Humans of the U: Bryan Hubain

“Sak pase! From moldy bread to AVP, I am a Black, gay immigrant and I am done apologizing for who I am!

I didn’t grow up in a wealthy family. Growing up on the island of St. Lucia, there were times when my mom could only provide stale or moldy bread to feed us. She would scrape off the mold and do her best to dress it up for us with cheese or butter and then warm it in the oven. She taught me the art of resilience at a very young age and that impacts my work today. This also helped me to see the impact that a person could have in someone else’s life.

I want every student—no matter what labels society may have put on them—to know their stories are valued here. I created the ‘I Am U Thriving’ initiative to show—and not just tell—those who feel marginalized that they are not alone and they can THRIVE here at the University of Utah. Their stories and experiences are unique and important, and they can be successful on their own terms.

I know what it’s like to have someone marginalize me based on their perceptions of my outward persona. But that is only a portion of who I am. Every step of my story, from my childhood, to my journey to the United States, to becoming an associate vice president at a Tier 1 research university, all those unknown details make me who I am and gives me power. I want others to know that there is power in telling your own story and on your terms. I hope this project gives our students the power and ability to express both positive and negative experiences, or speak openly about privilege, oppression and our responsibility in those systems.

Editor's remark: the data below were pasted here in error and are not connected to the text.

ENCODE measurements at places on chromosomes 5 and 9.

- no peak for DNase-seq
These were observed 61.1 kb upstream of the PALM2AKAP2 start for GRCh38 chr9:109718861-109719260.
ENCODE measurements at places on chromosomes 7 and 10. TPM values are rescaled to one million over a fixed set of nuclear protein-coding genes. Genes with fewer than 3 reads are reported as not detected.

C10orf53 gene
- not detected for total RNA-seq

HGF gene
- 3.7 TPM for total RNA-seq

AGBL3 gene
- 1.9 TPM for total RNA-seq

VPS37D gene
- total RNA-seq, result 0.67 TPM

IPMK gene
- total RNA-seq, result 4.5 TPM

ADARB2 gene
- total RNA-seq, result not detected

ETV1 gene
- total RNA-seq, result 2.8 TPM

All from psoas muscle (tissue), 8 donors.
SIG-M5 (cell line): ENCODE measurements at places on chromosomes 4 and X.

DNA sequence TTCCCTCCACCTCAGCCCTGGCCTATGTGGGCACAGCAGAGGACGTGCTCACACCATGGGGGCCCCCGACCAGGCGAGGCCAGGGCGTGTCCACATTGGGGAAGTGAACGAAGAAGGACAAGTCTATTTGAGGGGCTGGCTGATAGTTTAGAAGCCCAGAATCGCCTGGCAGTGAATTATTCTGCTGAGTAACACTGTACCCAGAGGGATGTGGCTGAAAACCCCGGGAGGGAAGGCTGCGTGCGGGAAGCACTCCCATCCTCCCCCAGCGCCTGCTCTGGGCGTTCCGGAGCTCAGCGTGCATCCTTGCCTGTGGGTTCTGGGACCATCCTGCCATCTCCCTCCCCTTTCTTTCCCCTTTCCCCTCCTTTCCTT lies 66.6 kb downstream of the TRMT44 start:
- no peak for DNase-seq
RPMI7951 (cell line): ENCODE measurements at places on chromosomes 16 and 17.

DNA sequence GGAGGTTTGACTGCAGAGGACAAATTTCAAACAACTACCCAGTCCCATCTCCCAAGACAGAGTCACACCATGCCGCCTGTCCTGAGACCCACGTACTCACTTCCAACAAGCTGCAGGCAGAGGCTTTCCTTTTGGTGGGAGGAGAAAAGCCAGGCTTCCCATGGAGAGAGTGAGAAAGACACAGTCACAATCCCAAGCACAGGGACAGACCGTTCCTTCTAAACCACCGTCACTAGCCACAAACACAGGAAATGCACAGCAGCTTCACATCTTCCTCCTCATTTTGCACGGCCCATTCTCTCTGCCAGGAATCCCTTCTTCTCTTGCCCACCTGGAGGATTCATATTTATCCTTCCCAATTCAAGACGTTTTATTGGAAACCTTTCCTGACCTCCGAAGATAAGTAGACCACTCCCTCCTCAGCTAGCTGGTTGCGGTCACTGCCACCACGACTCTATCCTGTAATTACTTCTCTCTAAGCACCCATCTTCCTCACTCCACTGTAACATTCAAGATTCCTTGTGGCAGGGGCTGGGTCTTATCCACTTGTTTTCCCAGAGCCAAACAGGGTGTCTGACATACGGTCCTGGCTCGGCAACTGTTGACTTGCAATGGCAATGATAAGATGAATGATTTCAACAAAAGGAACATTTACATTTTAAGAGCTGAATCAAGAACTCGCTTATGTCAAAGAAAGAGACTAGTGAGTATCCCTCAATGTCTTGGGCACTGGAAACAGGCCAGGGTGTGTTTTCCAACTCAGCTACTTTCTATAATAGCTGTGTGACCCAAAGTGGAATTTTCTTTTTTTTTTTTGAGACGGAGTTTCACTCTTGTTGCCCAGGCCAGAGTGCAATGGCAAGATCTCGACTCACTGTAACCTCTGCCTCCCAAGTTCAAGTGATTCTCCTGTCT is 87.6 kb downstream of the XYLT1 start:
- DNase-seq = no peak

Imagine telling your story to the next person down the line. By sharing our stories of diversity and survival today, we can help someone else in unknown and profound ways. Stories of surviving hunger can help someone access resources to the food they didn’t know existed. Stories of surviving domestic abuse may give someone the courage to leave a similar situation with the knowledge that help is out there. And stories about race may change someone’s perception of the world they thought they knew.

There are a lot of messages telling us who we should be. But when we can actually lay claim to who we are, there’s so much power that then allows us as a community to celebrate and lift one another up. Most of all, to validate their experiences. I believe ‘I Am U Thriving’ can be a way to include all members of our community and become stronger because we all have unique stories to tell.”

—Dr. Bryan Hubain, associate vice president of student affairs, Student Development and Inclusion
Learn more information about I Am U Thriving and connect
with Dr. Hubain on Instagram @avphubain_utah